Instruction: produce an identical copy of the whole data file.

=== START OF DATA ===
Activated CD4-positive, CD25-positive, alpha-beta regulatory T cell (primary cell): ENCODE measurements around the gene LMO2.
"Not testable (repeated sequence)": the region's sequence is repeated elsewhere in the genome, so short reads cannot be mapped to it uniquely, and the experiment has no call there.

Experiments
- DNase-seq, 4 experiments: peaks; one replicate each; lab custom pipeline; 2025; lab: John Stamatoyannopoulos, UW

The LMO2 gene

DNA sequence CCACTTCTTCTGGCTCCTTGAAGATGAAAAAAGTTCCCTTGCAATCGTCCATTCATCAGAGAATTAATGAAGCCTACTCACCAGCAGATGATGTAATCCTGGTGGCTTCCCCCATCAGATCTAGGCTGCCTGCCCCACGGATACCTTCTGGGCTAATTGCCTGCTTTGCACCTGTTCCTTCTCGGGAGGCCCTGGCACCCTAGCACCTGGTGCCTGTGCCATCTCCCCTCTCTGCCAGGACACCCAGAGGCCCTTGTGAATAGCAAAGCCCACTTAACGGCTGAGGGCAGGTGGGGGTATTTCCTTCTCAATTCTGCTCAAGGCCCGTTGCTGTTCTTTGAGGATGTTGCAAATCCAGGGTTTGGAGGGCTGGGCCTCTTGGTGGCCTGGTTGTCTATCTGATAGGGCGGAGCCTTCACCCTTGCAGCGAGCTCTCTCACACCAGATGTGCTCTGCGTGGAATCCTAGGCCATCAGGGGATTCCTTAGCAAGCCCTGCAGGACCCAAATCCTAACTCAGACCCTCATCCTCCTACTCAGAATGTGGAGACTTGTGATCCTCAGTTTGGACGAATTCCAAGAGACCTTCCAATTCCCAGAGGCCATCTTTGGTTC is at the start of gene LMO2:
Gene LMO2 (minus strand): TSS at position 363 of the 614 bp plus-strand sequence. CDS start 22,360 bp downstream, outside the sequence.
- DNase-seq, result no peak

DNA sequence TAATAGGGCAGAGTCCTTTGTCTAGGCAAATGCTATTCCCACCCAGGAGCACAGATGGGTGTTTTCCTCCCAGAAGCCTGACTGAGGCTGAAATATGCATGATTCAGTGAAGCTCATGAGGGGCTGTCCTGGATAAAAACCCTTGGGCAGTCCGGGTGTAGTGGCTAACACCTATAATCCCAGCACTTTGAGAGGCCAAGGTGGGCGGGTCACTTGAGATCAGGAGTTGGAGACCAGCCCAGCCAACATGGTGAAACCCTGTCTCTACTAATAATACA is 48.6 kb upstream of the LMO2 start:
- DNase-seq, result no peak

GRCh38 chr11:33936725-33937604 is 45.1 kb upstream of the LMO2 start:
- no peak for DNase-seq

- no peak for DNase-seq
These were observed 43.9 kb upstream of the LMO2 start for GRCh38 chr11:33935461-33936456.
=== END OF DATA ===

Activated CD4-positive, CD25-positive, alpha-beta regulatory T cell (primary cell): ENCODE measurements around the gene LMO2.
"Not testable (repeated sequence)": the region's sequence is repeated elsewhere in the genome, so short reads cannot be mapped to it uniquely, and the experiment has no call there.

Experiments
- DNase-seq, 4 experiments: peaks; one replicate each; lab custom pipeline; 2025; lab: John Stamatoyannopoulos, UW

The LMO2 gene

DNA sequence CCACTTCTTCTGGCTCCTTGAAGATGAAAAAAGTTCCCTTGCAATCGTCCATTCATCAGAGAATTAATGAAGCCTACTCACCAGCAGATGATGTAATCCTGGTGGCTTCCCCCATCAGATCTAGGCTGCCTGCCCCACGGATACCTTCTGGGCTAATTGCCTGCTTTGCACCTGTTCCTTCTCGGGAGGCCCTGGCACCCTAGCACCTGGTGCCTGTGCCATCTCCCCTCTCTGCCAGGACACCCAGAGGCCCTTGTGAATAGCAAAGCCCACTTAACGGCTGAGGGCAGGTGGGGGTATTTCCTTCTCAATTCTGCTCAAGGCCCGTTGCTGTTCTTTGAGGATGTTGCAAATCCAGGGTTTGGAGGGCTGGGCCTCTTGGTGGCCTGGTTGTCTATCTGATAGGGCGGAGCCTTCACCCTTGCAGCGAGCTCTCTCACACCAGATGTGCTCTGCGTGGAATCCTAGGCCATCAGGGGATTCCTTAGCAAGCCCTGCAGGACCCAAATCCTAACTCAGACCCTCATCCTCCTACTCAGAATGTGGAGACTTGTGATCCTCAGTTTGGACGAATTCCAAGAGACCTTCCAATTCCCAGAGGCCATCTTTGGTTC is at the start of gene LMO2:
Gene LMO2 (minus strand): TSS at position 363 of the 614 bp plus-strand sequence. CDS start 22,360 bp downstream, outside the sequence.
- DNase-seq, result no peak

DNA sequence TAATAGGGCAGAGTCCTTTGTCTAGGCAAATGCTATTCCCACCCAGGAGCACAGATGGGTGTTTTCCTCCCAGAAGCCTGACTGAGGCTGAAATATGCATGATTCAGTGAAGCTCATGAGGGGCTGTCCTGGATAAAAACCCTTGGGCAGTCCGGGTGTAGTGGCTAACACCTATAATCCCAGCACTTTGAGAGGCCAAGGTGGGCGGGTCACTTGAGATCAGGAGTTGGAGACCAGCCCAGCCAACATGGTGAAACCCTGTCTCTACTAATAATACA is 48.6 kb upstream of the LMO2 start:
- DNase-seq, result no peak

GRCh38 chr11:33936725-33937604 is 45.1 kb upstream of the LMO2 start:
- no peak for DNase-seq

- no peak for DNase-seq
These were observed 43.9 kb upstream of the LMO2 start for GRCh38 chr11:33935461-33936456.